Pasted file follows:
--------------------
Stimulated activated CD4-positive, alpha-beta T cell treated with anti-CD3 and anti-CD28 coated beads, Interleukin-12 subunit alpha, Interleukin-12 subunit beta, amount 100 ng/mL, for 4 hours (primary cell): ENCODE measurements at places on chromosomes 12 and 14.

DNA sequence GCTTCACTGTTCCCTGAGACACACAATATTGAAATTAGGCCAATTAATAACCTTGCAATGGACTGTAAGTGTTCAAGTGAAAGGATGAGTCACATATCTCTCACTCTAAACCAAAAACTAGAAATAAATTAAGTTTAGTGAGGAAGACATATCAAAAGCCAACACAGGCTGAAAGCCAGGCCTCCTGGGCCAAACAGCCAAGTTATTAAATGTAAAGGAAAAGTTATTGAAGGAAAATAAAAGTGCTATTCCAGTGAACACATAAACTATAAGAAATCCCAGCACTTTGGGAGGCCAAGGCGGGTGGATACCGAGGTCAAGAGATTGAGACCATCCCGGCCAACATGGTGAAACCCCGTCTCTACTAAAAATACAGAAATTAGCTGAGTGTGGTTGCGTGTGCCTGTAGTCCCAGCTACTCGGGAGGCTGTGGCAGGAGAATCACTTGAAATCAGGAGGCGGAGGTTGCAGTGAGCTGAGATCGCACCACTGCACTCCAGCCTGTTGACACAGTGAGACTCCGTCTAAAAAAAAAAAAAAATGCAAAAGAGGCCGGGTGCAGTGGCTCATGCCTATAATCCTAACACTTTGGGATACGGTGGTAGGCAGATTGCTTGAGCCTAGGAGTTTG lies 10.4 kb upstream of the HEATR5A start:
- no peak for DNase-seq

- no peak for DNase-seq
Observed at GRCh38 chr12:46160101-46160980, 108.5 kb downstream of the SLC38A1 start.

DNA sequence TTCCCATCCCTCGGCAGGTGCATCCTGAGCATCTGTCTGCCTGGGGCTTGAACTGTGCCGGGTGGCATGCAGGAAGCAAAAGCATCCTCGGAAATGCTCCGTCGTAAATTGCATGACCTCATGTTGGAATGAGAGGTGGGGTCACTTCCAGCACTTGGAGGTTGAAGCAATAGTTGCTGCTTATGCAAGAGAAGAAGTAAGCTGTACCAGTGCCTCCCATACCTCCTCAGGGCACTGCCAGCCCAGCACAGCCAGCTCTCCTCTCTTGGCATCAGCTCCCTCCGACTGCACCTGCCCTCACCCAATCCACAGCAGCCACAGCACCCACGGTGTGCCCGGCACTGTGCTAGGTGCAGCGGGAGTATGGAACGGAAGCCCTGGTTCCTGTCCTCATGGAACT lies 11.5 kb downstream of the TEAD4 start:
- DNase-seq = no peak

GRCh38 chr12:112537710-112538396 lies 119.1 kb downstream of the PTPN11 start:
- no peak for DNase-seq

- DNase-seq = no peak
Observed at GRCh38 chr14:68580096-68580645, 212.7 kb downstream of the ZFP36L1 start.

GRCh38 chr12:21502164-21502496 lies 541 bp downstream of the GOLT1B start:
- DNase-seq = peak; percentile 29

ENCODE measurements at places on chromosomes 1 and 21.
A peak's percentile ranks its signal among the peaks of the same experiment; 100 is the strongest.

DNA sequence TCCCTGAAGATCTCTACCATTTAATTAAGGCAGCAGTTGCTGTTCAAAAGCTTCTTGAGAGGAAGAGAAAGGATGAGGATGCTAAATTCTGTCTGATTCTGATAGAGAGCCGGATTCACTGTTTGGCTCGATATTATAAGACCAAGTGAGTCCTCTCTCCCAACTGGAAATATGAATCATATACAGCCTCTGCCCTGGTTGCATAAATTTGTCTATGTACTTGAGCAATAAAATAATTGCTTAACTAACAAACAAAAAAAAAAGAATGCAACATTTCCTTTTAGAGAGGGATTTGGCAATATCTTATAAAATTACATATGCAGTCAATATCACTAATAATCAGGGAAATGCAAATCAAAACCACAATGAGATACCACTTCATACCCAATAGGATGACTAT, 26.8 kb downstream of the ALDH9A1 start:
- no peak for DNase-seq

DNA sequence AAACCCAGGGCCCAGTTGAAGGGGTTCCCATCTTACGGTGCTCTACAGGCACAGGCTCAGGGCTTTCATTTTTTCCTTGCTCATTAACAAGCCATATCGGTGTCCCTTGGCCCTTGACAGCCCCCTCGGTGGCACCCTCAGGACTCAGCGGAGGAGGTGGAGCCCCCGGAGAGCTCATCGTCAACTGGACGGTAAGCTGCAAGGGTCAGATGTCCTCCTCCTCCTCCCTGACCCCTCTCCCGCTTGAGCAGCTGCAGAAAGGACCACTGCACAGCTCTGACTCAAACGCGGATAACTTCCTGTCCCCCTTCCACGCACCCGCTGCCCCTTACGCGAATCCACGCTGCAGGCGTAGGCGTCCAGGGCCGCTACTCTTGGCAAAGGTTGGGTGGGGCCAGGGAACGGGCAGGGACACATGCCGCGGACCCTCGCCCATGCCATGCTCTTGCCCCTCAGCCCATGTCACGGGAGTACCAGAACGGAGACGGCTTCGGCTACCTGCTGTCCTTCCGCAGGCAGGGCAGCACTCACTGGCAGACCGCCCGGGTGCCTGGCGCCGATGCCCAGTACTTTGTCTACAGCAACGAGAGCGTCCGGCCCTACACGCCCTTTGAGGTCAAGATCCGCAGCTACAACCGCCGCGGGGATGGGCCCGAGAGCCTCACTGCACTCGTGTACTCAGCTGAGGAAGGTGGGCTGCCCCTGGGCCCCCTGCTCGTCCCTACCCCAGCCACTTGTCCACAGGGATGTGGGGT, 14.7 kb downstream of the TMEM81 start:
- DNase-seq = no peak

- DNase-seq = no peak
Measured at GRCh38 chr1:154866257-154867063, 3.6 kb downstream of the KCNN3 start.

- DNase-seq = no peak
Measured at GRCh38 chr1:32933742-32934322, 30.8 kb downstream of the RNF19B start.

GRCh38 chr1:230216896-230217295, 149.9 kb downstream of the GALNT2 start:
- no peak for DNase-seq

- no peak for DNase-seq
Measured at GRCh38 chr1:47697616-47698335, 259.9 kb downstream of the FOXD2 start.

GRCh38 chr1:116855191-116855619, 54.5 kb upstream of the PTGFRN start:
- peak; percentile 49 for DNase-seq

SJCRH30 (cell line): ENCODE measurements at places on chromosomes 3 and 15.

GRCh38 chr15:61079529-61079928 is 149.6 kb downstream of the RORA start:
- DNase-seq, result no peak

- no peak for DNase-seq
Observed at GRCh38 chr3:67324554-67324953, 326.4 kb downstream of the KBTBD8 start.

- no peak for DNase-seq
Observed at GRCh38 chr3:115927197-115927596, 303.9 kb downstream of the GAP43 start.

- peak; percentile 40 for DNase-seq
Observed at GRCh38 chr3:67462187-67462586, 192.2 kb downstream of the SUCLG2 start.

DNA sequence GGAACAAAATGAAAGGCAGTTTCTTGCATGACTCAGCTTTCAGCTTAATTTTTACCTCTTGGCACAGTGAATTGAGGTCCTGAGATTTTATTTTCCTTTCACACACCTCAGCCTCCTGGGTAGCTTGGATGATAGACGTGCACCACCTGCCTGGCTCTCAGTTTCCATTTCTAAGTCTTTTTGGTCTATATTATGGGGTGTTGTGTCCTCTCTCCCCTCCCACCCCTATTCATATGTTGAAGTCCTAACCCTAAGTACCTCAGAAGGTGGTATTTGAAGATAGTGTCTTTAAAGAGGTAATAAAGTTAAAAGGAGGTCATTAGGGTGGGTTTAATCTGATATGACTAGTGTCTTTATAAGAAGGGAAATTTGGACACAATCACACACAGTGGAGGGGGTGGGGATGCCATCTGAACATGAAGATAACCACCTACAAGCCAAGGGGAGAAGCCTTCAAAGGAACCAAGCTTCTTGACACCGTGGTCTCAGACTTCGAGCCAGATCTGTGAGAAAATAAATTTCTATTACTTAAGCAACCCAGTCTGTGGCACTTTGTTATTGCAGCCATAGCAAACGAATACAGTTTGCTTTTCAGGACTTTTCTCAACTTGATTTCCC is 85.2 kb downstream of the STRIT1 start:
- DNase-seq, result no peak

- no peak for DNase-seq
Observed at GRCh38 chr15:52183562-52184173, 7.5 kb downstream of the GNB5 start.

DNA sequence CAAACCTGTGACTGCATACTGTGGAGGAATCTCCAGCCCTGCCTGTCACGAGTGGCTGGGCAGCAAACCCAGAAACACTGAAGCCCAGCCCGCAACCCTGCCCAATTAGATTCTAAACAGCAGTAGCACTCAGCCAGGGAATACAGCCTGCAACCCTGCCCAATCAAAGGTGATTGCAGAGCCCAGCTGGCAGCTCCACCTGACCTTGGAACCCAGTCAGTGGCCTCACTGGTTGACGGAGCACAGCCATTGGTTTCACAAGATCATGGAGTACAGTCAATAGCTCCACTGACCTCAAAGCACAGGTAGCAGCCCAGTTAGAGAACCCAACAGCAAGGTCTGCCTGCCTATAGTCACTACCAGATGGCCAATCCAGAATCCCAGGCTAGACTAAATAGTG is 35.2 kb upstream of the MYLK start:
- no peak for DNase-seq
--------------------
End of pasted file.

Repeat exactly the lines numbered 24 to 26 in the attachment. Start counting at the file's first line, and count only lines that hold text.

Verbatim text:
GRCh38 chr1:230216896-230217295, 149.9 kb downstream of the GALNT2 start:
- no peak for DNase-seq

- no peak for DNase-seq